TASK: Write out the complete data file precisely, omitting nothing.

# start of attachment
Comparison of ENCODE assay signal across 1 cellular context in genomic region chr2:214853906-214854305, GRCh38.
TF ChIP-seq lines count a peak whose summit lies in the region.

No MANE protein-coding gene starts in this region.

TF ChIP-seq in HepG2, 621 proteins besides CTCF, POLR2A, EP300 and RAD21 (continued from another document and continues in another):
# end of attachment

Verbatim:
Comparison of ENCODE assay signal across 1 cellular context in genomic region chr2:214853906-214854305, GRCh38.
TF ChIP-seq lines count a peak whose summit lies in the region.

No MANE protein-coding gene starts in this region.

TF ChIP-seq in HepG2, 621 proteins besides CTCF, POLR2A, EP300 and RAD21 (continued from another document and continues in another):